Ron Johnson Takes Heat for Linking School Shootings to 'Wokeness'

Senator Ron Johnson is facing criticism online after he linked "wokeness" and critical race theory (CRT) to school shootings on Thursday.

During an interview on Fox News, host Neil Cavuto noted that the suspected gunman in the mass shooting in Uvalde, Texas, this week that killed 21 people, including 19 students, legally bought his two guns.

"Do you think that that would require maybe stiffer background checks?" Cavuto asked Johnson, who is a Wisconsin Republican.

"No matter what you do, people fall through the cracks," Johnson responded. "You can't identify all these problems, you can't arrest somebody for a crime they haven't commit yet. These are difficult issues, but again the solution lies in stronger families, more supportive communities, I would argue renewed faith. We've lost that."

Johnson Criticized for Linking Shootings to Wokeness
Senator Ron Johnson, a Wisconsin Republican, is facing criticism after he linked "wokeness" and critical race theory (CRT) to school shootings in a Thursday interview. Above, Johnson speaks at a Senate Homeland Security Committee hearing on March 5, 2020 in Washington DC. Samuel Corum

The senator added: "We've stopped teaching values in so many of our schools. Now we're teaching wokeness. We're indoctrinating our children with things like [critical race theory], telling some children they're not equal to others and they're the cause of other peoples' problems. "

Cavuto then reminded Johnson that school shootings "have been going on long before CRT and wokeness."

"I think [critical race theory] has been going on under the radar for quite some time as well, wokeness has been, liberal indoctrination has been. This is a much larger issue than what a simple new gun law—it's not going to solve it," Johnson responded.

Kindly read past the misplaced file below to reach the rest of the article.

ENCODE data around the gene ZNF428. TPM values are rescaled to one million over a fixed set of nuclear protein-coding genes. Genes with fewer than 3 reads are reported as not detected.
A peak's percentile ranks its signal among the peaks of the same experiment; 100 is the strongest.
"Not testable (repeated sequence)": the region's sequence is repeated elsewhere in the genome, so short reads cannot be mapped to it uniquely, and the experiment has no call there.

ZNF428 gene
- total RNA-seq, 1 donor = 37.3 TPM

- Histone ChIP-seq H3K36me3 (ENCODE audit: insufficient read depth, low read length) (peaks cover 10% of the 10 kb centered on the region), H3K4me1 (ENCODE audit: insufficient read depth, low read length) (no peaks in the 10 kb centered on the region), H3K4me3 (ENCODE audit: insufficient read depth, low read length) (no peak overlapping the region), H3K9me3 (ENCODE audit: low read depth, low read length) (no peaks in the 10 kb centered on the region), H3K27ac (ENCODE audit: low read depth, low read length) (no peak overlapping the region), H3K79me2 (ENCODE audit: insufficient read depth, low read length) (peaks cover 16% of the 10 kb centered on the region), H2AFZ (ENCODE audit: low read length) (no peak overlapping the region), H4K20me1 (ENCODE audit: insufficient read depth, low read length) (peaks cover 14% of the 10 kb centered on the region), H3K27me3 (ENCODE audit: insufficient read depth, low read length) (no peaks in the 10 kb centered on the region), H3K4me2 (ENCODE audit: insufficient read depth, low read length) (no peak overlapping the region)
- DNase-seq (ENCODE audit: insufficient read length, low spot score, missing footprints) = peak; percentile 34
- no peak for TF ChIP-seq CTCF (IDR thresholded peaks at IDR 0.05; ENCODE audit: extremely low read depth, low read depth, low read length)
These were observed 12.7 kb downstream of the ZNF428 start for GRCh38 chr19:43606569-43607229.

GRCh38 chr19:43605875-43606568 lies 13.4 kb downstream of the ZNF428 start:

Democratic Wisconsin Governor Tony Evers called the senator's comments "breathtaking" on Friday according to the Wisconsin State Journal and pointed to a 2019 poll from Marquette University Law School that found 80 percent of Wisconsin residents support expanded background checks for gun sales.

"For him to say something like that, first of all it is in direct conflict with what the people of Wisconsin want, and frankly it makes no...sense," the governor said, according to the newspaper.

Responding to the interview, Fred Guttenberg, whose daughter was killed in the school shooting in Parkland, Florida, in 2018 tweeted: "No @SenRonJohnson, My daughter Jaime did not die because of wokeness or CRT. Your comments may be the dumbest, most pathetic yet trying to explain this...I am Jaime's dad and I will not stop until you are fired."

"Senile Senator Ron Johnson confuses talking points and blames Critical Race Theory for the Uvalde Massacre," John Anthony Castro, a Republican candidate who is running for president for 2024, wrote on Twitter.

Representative Adam Kinzinger, a Republican from Illinois, tweeted: "And of course, there is the worst of all: DISNEY."

Florida Republican Governor Ron DeSantis has targeted Disney with legislation in recent months after the company opposed what critics dubbed as the "Don't Say Gay" bill.

Representative Mark Pocan, a Democrat from Wisconsin, called Johnson's remarks on Fox News "appalling."

"Mass shootings have nothing to do with 'liberal indoctrination.' It's about access to guns. Period," he tweeted.

Newsweek has reached out to Johnson's office for comment.

A spokesperson for Johnson told the Wisconsin State Journal that "the senator did not blame CRT on mass shootings." The spokesperson also said that "the senator has supported a number of common sense improvements to background checks and guns laws."

During a speech at a National Rifle Association (NRA) conference in Houston on Friday, South Dakota Governor Kristi Noem defended gun rights, and criticized "woke mobs."

"We have seen the same type of radical mob mentality taking place on the streets of American cities that swept Paris in the 1790s," she said. "Woke mobs are tearing down statues, and it doesn't matter who they are of. Our founding fathers, Catholic missionaries. They even wanted to come after Mt. Rushmore. Well not on my watch."